If you opt for manmade pavers on your patio, you will find not all pavers are created equal and there are multiple grades available.
Paver grades are based on overall durability and the ability of the paver to age without exposing aggregate or losing color.
- Low-Grade: Box store pavers: These products will not hold color well and may show aggregate fairly quickly. This stone will also not tolerate salt.
This is an example of a low-grade paver. The color has faded and the aggregate is exposed. This was not installed by High Prairie Landscape Group.
- Mid-Grade: These pavers are a better quality than box store pavers, but will still fade over time. They can also expose aggregate over time and cannot tolerate salt. Many mid-grade pavers do not have coloring the entire way through the paver.
Here is an example of a mid-grade paver used in Parkville.
- High-Grade: High-Grade pavers do not suffer major fading and will not expose aggregate. There are a few pavers of this grade that come with a lifetime warranty. For example, Techo-Bloc has created several pavers with a salt tolerance, granite aggregate for a stronger paver, and coloring the entire way through the paver. The Techo-bloc brand has also created a number of realistic looking pavers that appear to be stone or travertine slabs but have the durability only offered by Techo-bloc, which means they won’t peel or oxidize. This tends to be the best of both worlds as far as investing in an outdoor living space that ages gracefully.
This is an example of a high-grade paver. The clients choose a contemporary look, but more natural pavers are also available in this grade. Notice the vivid coloring and variation of texture in the grey. That creates interest not found in flat, one color pavers. These pavers are also salt tolerant and made of granite aggregate.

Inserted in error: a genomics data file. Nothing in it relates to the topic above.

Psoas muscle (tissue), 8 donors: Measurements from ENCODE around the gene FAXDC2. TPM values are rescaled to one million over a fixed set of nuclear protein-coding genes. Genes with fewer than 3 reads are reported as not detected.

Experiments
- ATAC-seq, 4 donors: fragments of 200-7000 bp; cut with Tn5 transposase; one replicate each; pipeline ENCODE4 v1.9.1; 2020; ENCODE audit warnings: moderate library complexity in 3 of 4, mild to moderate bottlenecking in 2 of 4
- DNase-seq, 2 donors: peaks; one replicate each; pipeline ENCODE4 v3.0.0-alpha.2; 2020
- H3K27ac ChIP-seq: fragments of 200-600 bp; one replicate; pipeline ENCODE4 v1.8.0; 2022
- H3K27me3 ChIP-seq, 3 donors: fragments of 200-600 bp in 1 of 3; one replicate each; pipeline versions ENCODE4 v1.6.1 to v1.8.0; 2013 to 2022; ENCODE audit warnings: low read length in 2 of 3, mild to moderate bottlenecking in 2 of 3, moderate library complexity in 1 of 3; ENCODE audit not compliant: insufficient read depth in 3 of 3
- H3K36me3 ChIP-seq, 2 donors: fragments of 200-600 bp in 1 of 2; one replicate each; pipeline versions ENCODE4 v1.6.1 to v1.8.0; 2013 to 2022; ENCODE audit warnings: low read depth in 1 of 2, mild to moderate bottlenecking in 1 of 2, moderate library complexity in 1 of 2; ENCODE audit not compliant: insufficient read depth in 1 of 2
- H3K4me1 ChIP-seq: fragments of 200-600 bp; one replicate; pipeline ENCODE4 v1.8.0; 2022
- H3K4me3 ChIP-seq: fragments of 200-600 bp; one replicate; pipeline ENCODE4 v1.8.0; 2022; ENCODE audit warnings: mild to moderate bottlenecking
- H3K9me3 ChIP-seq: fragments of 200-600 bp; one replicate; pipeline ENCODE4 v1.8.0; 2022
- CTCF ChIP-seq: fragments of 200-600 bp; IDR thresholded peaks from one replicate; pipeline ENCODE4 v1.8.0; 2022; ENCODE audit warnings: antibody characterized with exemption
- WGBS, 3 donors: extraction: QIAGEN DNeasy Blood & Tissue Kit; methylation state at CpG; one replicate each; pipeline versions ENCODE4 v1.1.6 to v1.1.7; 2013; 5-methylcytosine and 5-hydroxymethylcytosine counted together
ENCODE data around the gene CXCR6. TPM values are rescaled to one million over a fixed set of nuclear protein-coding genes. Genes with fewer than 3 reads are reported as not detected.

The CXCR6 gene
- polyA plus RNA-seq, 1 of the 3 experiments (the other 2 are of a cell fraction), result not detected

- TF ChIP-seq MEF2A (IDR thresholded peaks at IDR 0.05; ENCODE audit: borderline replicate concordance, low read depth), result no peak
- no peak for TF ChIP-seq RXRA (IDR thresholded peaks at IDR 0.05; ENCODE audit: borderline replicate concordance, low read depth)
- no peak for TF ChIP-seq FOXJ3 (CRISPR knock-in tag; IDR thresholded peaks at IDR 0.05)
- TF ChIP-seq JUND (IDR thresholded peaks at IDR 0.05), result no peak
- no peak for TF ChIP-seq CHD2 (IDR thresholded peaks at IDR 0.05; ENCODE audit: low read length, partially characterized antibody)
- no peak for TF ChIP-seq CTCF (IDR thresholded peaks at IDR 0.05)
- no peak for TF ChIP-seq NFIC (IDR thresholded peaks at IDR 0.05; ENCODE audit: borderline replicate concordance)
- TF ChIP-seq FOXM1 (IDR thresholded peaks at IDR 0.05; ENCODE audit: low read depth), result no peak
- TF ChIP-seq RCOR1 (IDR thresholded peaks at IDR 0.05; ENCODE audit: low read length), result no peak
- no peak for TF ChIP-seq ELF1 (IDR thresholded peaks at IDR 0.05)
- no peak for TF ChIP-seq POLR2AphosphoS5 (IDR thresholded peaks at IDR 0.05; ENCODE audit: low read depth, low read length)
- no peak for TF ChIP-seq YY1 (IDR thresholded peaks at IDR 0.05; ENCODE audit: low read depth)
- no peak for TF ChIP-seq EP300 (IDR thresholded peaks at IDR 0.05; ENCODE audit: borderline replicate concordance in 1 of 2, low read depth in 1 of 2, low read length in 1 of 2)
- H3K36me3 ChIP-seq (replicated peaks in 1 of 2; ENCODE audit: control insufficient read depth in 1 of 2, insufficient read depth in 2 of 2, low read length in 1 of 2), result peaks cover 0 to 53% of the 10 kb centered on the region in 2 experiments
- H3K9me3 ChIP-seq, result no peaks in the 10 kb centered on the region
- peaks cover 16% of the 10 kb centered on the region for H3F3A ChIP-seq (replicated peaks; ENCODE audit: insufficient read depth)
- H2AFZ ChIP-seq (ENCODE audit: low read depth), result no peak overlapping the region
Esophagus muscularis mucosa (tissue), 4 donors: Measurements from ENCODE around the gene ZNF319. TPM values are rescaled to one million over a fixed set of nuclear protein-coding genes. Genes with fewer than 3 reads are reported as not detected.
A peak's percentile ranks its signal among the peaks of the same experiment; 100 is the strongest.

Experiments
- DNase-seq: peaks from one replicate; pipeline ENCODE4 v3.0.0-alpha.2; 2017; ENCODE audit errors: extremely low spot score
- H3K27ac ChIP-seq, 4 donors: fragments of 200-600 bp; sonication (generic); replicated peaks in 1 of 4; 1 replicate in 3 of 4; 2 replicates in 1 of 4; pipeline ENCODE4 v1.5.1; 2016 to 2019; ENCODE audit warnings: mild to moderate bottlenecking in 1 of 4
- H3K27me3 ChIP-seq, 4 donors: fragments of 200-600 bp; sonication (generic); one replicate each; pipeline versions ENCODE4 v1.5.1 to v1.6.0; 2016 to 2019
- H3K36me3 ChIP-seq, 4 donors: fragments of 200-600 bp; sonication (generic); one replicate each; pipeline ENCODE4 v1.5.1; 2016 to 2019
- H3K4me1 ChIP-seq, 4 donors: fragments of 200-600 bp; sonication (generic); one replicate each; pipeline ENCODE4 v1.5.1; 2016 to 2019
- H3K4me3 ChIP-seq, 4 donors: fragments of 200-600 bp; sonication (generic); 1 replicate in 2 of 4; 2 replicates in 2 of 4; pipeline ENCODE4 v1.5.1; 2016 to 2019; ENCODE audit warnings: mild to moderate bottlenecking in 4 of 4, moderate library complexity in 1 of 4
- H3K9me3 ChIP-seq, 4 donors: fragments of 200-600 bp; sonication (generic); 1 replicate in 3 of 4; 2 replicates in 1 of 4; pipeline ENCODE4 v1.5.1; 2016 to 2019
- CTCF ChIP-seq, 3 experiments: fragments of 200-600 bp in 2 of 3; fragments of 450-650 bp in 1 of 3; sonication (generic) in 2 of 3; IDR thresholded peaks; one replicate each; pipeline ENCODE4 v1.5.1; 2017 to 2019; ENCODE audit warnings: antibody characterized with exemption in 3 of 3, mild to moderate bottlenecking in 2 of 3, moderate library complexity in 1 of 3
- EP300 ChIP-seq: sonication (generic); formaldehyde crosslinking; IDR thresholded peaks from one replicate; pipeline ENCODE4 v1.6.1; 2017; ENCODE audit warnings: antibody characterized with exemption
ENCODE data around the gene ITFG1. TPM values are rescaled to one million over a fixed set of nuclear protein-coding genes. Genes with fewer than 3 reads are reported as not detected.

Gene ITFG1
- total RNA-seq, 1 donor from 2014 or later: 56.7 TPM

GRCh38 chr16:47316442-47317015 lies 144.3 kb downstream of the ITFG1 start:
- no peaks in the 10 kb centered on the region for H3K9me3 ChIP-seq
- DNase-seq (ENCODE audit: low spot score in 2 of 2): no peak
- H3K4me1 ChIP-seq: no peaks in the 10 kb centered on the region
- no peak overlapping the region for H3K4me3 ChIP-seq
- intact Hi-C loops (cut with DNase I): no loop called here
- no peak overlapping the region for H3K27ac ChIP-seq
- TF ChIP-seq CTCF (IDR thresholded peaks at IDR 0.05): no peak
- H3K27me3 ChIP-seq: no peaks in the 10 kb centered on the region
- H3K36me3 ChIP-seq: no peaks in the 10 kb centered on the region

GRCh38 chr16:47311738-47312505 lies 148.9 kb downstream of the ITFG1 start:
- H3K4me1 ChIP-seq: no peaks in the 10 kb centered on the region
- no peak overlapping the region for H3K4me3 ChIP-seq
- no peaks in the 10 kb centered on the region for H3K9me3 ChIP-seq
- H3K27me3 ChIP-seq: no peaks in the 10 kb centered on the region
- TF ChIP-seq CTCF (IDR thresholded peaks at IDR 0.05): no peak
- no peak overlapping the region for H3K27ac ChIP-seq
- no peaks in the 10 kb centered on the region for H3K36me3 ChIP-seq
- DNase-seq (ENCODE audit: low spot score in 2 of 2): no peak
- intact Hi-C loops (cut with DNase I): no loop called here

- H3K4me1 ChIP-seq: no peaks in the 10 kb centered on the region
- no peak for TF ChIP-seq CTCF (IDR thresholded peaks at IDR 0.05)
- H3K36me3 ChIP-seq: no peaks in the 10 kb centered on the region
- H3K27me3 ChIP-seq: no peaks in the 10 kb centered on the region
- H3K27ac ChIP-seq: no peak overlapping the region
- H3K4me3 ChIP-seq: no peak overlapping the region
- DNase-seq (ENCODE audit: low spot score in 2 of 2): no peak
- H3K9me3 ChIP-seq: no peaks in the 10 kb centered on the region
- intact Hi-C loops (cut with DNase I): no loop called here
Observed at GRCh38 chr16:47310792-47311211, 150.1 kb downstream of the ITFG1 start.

Stamped, Colored Concrete
Patios can also be created out of concrete with aesthetic variations such as: coloring, stamping, texturing, and antiquing. Concrete tends to be a smaller investment than pavers, but can match the price of pavers if coloring and stamping options are detailed.
Most types of decorative concrete age similarly to low-grade pavers. The color tends to fade and cracks will form in our Mid-western clay soils. The negative aspect of concrete is that cracks are inevitable at some point and you can’t just replace a section and match it. With pavers, if something were to happen to a paver, a new one could be put in place. If a patio moved, the pavers could be re-installed.
Be aware that there are differing grades of concrete and price can vary based on the type of re-enforcements used in the concrete. Examples of re-enforcements are steel re-bar, wire mesh, and fibers mixed in the concrete.
Understanding is the Key to a Successful Project
Understanding your available options on how you’ll use an outdoor space and what materials fit your goals is paramount to creating a project you’ll be happy with. Your professional Kansas City landscaper should educate you on options so that you understand what you’re investing in.